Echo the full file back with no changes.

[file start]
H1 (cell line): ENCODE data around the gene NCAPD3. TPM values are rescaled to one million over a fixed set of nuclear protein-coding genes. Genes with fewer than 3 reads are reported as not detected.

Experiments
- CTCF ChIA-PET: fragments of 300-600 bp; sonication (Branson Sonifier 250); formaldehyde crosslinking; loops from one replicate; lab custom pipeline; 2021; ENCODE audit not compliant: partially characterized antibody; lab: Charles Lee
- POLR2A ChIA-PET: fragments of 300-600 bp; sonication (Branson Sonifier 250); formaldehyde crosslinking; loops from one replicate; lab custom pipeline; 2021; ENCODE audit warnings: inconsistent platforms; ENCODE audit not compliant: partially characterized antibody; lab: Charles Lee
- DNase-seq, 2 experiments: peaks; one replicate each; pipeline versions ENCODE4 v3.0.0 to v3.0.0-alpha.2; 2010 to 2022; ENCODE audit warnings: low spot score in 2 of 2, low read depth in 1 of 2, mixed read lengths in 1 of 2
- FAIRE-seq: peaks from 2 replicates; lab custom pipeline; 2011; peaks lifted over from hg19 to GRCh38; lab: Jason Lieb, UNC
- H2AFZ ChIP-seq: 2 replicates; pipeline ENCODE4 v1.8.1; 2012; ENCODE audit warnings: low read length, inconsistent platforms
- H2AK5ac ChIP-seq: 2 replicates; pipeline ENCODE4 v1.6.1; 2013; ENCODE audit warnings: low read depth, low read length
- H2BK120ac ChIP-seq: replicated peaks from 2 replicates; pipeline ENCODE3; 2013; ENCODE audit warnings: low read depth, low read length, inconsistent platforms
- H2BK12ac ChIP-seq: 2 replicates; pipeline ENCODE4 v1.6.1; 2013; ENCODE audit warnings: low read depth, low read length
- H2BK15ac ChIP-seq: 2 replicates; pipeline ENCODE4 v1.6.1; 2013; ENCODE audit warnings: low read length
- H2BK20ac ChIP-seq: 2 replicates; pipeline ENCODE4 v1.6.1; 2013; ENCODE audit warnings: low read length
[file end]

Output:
H1 (cell line): ENCODE data around the gene NCAPD3. TPM values are rescaled to one million over a fixed set of nuclear protein-coding genes. Genes with fewer than 3 reads are reported as not detected.

Experiments
- CTCF ChIA-PET: fragments of 300-600 bp; sonication (Branson Sonifier 250); formaldehyde crosslinking; loops from one replicate; lab custom pipeline; 2021; ENCODE audit not compliant: partially characterized antibody; lab: Charles Lee
- POLR2A ChIA-PET: fragments of 300-600 bp; sonication (Branson Sonifier 250); formaldehyde crosslinking; loops from one replicate; lab custom pipeline; 2021; ENCODE audit warnings: inconsistent platforms; ENCODE audit not compliant: partially characterized antibody; lab: Charles Lee
- DNase-seq, 2 experiments: peaks; one replicate each; pipeline versions ENCODE4 v3.0.0 to v3.0.0-alpha.2; 2010 to 2022; ENCODE audit warnings: low spot score in 2 of 2, low read depth in 1 of 2, mixed read lengths in 1 of 2
- FAIRE-seq: peaks from 2 replicates; lab custom pipeline; 2011; peaks lifted over from hg19 to GRCh38; lab: Jason Lieb, UNC
- H2AFZ ChIP-seq: 2 replicates; pipeline ENCODE4 v1.8.1; 2012; ENCODE audit warnings: low read length, inconsistent platforms
- H2AK5ac ChIP-seq: 2 replicates; pipeline ENCODE4 v1.6.1; 2013; ENCODE audit warnings: low read depth, low read length
- H2BK120ac ChIP-seq: replicated peaks from 2 replicates; pipeline ENCODE3; 2013; ENCODE audit warnings: low read depth, low read length, inconsistent platforms
- H2BK12ac ChIP-seq: 2 replicates; pipeline ENCODE4 v1.6.1; 2013; ENCODE audit warnings: low read depth, low read length
- H2BK15ac ChIP-seq: 2 replicates; pipeline ENCODE4 v1.6.1; 2013; ENCODE audit warnings: low read length
- H2BK20ac ChIP-seq: 2 replicates; pipeline ENCODE4 v1.6.1; 2013; ENCODE audit warnings: low read length